AS MARGINS CLIMB, VF NET RISE 19.4%

Byline: Thomas J. Ryan

WYOMISSING, Pa. — Boosted by fatter margins, earnings at VF Corp. climbed 19.4 percent in the third quarter, crushing Wall Street estimates.
The apparel giant also announced a two-for-one stock split and increased its dividend by 5 percent.
In the quarter ended Oct. 4, VF earned $108.7 million, or $1.72 a share, compared with $91 million, or $1.42 a share, in the 1996 quarter. Wall Street expected $1.53 a share. On the New York Stock Exchange Wednesday, VF stock rose 1 5/8 to close at 91 3/4.
The earnings gain came despite a weakening of foreign currencies against the dollar, which VF said dragged down results by 6 cents a share.
Sales in the quarter inched up 2.6 percent to $1.42 billion from $1.38 billion.
“Results for the most recent period surpassed our expectations, particularly given the good third quarter we had last year,” said Mackey J. McDonald, chief executive officer, in a statement.
Despite the strong results, a cautionary note was sounded by Gerard G. Johnson, VF’s chief financial officer, as he looked ahead.
In a telephone interview, Johnson said recent poor reports of general activity at retail have “got us very cautious,” and VF is taking its production schedules “down a little bit” to make sure inventories are in line with demand.
“We’d rather be a little bit conservative and protect the profit. In this goosey retail environment, I think it’s a good move,” Johnson said.
As of Oct. 4, inventories were $767.2 million against $750.8 million a year ago, an increase of 2.2 percent.
Meanwhile, gross margins in the most recent quarter climbed to 34.4 percent from 32.3 percent as a result of declines in raw material costs and increased offshore manufacturing. Margins expanded “sharply” in all domestic and international coalitions except knitwear, which was hurt by competitive pricing conditions, VF said.
Operating margins improved — to 12.8 percent of sales from 11.1 percent — despite increased advertising costs. The company spent $226 million in brand marketing in the nine months, a 19 percent increase over the prior year. Interest costs were cut 19 percent.
Domestic sales rose 6 percent, with gains “well balanced” across jeans, intimate apparel, knitwear and playwear divisions.
International sales, which account for 18 percent of sales, declined 11 percent, with the bulk of the decline due to the strengthening of the U.S. dollar against foreign currencies.
McDonald said sales were “especially robust” for Vassarette, its intimate apparel brand for the discount channel; Red Kap workwear, and Healthtex, its children’s line.
“Sales of the company’s domestic jeans brands grew at a 4 percent rate in the quarter, due primarily to an upturn in Wrangler Westernwear and continued growth at Lee. While retail conditions remain poor in several key Western European markets, jeans sales in Mexico, Canada and Eastern Europe are growing strongly,” McDonald said.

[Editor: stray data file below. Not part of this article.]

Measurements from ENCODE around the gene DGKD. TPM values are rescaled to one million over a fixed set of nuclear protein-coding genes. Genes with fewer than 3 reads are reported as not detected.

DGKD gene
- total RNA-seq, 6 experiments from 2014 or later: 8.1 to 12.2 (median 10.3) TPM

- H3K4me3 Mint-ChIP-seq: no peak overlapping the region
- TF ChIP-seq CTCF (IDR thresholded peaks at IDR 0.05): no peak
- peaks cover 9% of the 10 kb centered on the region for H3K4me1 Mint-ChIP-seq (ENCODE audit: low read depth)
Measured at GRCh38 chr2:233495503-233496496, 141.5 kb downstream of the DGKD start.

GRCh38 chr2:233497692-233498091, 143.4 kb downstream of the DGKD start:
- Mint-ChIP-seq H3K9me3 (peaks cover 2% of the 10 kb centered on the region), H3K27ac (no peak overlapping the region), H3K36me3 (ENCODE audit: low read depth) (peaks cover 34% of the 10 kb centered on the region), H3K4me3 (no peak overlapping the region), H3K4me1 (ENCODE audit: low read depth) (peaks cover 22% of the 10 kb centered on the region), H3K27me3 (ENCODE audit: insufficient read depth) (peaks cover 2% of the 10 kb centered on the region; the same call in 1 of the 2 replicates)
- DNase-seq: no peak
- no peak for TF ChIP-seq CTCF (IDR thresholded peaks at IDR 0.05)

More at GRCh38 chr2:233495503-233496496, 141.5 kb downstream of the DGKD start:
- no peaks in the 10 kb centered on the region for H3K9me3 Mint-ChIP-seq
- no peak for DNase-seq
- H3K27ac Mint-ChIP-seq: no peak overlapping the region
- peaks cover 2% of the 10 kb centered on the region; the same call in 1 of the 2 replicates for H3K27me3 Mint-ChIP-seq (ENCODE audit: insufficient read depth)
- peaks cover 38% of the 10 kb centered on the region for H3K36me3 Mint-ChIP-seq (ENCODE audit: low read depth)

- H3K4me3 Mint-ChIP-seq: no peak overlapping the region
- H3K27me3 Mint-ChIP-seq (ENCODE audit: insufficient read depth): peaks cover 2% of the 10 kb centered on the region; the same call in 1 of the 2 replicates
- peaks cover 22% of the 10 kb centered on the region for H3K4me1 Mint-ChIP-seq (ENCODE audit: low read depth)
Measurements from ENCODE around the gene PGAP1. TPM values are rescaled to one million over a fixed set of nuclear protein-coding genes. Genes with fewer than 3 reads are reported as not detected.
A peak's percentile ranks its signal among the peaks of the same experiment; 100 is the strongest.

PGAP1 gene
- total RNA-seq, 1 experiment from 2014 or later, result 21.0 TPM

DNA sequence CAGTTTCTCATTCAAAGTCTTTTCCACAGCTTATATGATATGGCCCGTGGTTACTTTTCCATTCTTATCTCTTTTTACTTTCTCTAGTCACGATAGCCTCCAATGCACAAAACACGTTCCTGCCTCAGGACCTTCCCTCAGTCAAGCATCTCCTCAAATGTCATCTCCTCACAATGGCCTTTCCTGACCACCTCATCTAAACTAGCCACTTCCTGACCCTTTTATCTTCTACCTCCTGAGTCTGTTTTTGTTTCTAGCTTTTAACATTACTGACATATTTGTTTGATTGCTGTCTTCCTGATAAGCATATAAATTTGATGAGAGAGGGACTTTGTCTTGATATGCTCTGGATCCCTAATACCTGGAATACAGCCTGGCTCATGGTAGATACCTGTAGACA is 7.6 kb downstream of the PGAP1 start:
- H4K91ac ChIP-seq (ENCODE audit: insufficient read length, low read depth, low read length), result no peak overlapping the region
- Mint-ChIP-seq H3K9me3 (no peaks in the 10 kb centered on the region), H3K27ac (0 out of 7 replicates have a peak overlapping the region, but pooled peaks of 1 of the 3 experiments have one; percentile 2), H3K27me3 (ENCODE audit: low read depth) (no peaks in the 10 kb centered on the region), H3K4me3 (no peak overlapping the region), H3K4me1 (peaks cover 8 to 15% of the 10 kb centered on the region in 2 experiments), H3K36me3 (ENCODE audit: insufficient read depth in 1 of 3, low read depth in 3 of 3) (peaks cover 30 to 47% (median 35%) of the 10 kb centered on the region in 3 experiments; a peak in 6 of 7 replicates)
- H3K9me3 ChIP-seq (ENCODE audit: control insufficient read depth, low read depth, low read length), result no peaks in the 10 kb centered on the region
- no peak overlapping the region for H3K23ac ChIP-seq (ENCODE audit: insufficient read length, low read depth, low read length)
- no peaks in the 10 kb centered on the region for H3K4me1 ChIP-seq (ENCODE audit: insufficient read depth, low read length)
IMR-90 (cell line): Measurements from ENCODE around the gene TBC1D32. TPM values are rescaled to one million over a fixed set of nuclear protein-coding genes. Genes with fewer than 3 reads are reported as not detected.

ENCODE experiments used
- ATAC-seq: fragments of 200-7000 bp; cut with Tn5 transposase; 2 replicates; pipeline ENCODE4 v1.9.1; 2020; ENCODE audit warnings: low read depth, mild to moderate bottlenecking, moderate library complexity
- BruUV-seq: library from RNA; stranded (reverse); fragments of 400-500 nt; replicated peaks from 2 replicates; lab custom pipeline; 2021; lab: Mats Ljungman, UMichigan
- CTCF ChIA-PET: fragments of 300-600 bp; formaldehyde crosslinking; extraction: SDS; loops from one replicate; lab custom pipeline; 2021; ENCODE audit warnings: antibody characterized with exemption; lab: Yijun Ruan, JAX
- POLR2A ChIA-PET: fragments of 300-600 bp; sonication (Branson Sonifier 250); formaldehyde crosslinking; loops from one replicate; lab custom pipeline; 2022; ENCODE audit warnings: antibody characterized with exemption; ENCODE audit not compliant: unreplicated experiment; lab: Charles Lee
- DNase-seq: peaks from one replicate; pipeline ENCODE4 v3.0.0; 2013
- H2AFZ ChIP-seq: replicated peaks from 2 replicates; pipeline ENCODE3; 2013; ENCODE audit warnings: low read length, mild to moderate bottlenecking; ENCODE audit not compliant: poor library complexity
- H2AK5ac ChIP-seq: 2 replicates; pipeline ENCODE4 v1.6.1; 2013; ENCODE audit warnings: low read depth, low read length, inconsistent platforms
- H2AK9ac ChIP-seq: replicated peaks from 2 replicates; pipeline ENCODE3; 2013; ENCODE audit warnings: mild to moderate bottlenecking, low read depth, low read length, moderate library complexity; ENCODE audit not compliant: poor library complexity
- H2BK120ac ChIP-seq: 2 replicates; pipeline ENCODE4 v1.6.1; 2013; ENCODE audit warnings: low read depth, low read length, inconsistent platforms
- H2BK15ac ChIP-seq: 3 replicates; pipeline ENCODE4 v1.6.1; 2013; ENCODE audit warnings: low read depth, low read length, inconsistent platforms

Johnson added that the bounce back in western jeans was “particularly encouraging,” considering the area was a “little flat” at the beginning of this year.
He said the Riders line was doing “very, very well,” benefiting from increased coordination with Wrangler.
The Lee Riveted line is “doing wonderfully well” and is currently sold out, while Lee’s overall market share has “expanded somewhat” in the last eight months after some erosion last year, according to Johnson. Including international, jeans sales were up 6 percent in the quarter.
Intimate apparel sales were up 9 percent in the quarter, driven by double-digit gains in Vassarette. Vanity Fair’s sales increased modestly because of a planned reduction in the number of offerings, but profits were up “substantially,” Johnson said.
Sales of knitwear were up about 7 percent, though Johnson indicated that it’s a “tough market” for fleeces and T-shirts, with “lousy” pricing in the sports licensed apparel segment.
In the view of analyst Jack Pickler at Prudential Securities, it was “another outstanding quarter for VF.” He said, “The revenues were pretty much on our projection, but the gross margin was much stronger than we’d thought, overhead was somewhat lower and interest expense was lower than I estimated.”
Pickler said he expects the top line to pick up as foreign currency fluctuations ease and new marketing initiatives begin to kick in, particularly for the Vanity Fair, Vassarette and jeans brands and the launch of Brittania in fall 1998.
He also said Brittania, which was recently acquired from Levi Strauss, will be relaunched in the mass market in fall 1998, targeting a younger customer than previously.
Pickler expects VF will earn $5.40 a share this year against $4.64 last year and forecasts $5.75 in 1998.
In the nine months, earnings advanced 18.9 percent to $257.8 million, or $4.01, from $216.9 million, or $3.36. Currency fluctuations hurt results in the latest nine months by 12 cents a share. Sales gained 4.7 percent to $3.94 billion from $3.76 billion.
McDonald called the two-for-one stock split and the increased dividend “a mark of our confidence in our long-term growth plans.”
The two-for-one stock split is payable Nov. 24 to stock of record Nov. 4. The quarterly stock dividend was increased 1 cent to 20 cents a share and is payable Dec. 19.

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